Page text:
“My hope is that is what will happen in Kansas City,” she said. “Public transportation, including the streetcar, will be more ingrained into how we interact with our city and grow to accommodate more people.”
Although the streetcar creeps along at 10 to 15 mph through the crowded River Market loop, it picks up the pace heading south over the Main Street Bridge. It travels the speed limit, 25 mph, on Main Street, except when traffic or stoplights slow things down.
It moves along at a good clip south of the Crossroads, when the speed limit bumps up to 35 mph, to its southern terminus at Union Station.
The streetcars have operator cabs on both ends of the vehicle. So at Union Station, the operator walks from the south end of the car to the north end, to start back northbound. The vehicle then swings on track into a northbound Main Street lane, so motorists must be careful not to block that pathway, and they are learning to comply.
Some have said that, with all the traffic signals and streetcar stops, a long-distance runner or motorist could outpace the streetcar through downtown, but Marcason thinks not.
“It would be much more convenient to ride,” plus it reduces the hassle of finding a parking space, she said.
Jon Copaken, principal at Copaken Brooks, a major downtown property owner and manager, was also pleasantly surprised after his December test run.
“You can see how moving people around can be enhanced,” he said. “You can get to places you otherwise wouldn’t have gone because you have to drive your car.”
Obey the white line
The biggest worry that has emerged during testing is how the streetcar will share the road with motorists and parked cars.
Car 803’s test run on Friday was nearly flawless, with only one minor problem — a vehicle stopped with flashers on in the middle of Main just south of 12th Street. The driver arrived just in time and drove away.
But Car 802’s Monday test run had more drama. Even a brief episode of road rage.
“We had a lot of issues,” Mandelbaum said that day. “We had one driver very angry at us.”
That incident began mid-afternoon on Monday when the southbound streetcar was blocked just north of 12th and Main by a vehicle parked partly on the sidewalk with its tires nudging the streetcar rail. As traffic backed up behind the blocked streetcar, while officials looked for the motorist, several cars maneuvered to go around it, using the left turn lane to try to pull ahead.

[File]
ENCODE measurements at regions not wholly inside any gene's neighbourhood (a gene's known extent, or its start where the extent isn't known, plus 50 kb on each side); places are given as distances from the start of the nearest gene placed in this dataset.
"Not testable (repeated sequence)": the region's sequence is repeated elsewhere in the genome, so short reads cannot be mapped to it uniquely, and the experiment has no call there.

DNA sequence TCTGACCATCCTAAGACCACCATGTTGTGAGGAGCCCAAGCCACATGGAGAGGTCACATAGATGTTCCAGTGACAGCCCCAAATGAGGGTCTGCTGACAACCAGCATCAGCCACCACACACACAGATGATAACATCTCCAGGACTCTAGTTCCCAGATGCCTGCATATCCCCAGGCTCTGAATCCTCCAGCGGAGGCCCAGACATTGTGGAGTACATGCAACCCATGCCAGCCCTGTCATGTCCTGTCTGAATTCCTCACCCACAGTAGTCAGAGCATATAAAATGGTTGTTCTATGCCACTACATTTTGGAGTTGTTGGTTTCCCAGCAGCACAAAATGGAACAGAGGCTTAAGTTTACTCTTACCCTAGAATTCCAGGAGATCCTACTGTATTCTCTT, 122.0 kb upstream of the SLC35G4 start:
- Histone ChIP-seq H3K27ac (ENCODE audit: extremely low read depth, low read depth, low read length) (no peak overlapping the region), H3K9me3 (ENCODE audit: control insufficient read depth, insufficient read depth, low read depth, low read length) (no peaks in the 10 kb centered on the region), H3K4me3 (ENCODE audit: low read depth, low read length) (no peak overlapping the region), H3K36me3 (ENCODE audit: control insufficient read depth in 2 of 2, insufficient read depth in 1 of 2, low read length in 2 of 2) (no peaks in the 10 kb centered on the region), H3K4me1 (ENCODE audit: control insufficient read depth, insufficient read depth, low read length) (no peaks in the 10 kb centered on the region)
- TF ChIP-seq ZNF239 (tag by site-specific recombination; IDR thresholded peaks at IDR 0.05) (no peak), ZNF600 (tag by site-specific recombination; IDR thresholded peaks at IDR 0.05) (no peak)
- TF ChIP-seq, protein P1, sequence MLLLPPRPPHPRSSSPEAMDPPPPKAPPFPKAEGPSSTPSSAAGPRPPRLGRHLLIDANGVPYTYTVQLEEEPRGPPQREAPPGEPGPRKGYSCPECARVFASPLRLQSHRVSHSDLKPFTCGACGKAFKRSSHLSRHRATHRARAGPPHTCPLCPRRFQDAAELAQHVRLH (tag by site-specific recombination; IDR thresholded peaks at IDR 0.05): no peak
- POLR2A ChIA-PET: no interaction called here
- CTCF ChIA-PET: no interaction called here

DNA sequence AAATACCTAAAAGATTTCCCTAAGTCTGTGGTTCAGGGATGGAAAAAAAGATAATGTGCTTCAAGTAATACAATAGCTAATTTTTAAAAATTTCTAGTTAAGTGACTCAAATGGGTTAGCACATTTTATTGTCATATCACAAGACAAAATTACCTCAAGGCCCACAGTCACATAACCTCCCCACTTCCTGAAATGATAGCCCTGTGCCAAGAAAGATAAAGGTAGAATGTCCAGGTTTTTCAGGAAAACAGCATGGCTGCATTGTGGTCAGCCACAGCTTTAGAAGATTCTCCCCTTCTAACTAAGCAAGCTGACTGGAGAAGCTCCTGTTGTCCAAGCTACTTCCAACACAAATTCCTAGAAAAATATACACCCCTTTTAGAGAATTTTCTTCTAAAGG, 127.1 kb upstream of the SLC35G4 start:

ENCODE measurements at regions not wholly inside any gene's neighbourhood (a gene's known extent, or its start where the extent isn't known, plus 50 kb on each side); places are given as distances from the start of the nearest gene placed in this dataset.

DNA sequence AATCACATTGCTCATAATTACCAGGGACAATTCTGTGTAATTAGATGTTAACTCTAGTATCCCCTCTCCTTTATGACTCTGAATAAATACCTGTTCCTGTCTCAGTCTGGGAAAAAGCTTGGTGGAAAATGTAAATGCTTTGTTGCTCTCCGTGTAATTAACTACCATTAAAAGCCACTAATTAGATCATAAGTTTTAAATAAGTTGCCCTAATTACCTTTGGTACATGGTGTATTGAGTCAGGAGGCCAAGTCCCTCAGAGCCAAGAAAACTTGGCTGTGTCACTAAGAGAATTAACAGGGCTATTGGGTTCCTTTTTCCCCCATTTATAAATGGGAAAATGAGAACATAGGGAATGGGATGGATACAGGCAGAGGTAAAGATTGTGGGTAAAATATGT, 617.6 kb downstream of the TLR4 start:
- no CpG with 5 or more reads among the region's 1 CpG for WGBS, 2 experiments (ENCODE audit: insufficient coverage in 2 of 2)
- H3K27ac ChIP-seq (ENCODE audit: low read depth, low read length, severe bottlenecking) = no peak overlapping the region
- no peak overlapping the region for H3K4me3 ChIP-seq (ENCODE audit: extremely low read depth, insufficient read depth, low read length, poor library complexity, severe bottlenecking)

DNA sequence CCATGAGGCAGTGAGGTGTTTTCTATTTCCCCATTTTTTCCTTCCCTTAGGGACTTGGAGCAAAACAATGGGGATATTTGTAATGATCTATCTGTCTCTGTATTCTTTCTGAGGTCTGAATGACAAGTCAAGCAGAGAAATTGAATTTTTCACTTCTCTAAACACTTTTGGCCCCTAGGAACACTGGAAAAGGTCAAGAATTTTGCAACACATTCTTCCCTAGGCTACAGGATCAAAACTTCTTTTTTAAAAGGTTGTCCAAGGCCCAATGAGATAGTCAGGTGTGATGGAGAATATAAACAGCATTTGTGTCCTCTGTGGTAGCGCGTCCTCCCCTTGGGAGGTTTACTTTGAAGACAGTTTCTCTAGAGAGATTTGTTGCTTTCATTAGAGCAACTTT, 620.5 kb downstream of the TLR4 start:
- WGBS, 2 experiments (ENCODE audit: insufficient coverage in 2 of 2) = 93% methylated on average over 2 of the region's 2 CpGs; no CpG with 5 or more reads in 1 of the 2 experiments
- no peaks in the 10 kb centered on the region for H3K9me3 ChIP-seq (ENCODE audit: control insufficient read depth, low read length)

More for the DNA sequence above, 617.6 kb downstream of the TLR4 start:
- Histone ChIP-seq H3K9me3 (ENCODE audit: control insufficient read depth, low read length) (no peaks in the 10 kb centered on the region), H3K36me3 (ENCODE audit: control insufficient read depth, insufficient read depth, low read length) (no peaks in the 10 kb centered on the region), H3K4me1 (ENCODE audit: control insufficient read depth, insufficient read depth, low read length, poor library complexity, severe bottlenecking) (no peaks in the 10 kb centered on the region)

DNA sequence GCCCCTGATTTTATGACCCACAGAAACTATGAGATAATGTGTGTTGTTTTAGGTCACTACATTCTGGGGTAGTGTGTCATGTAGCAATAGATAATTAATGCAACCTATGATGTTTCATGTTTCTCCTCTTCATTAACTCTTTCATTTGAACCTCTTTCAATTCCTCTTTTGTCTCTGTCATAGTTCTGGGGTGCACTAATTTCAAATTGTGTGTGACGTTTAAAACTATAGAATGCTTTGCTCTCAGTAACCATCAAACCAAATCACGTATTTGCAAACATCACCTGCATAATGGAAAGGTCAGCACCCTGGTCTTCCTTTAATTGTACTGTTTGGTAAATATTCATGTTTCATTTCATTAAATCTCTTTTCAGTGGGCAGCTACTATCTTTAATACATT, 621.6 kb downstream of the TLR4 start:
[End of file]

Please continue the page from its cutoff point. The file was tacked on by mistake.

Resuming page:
One car got around, but by then the driver of the illegally parked car finally sauntered out of a building and drove off, so the streetcar was ready to go. The operator blew the horn as another vehicle tried to pull ahead. That motorist stopped his car in front of the streetcar and, irate, got out for a brief confrontation with the operator before he left and the streetcar was able to proceed.
Sometime before that along the route, another motorist had just stopped on the tracks, looking for something, and motioned with her hand out the window for the streetcar to go around her.
The operator just laughed, because of course, that was impossible.
It’s a learning curve for everyone, Mandelbaum said, as the Streetcar Authority mounts an education campaign and figures out how to deal with the habitual bottlenecks along the route.
The Streetcar Authority has repeatedly emphasized the importance of parking within the white lines parallel to the streetcar rails.
“The white line is magic,” one operator said, noting that if cars, including mirrors and bumpers, are within that white line, the streetcar can get past. If not — and that white line can be a tight squeeze for larger vehicles — it’s a problem.
Parking is a particular challenge on River Market’s East Fifth Street in front of Cascone’s Grill, Mandelbaum said, because it’s a close fit and mostly for compact cars. But during Friday’s test run all cars, including an SUV, fit within the white line. It seems, Mandelbaum said, as if people are slowly learning to park precisely and accommodate life with the streetcar.
The streetcar’s return to Kansas City, for the first time since 1957, is both historic and a big gamble. Ultimately, it will be up to the public to determine the success or failure of this $100 million investment. And that will, in many ways, come down to how all of Kansas City answers the question: How’s the ride?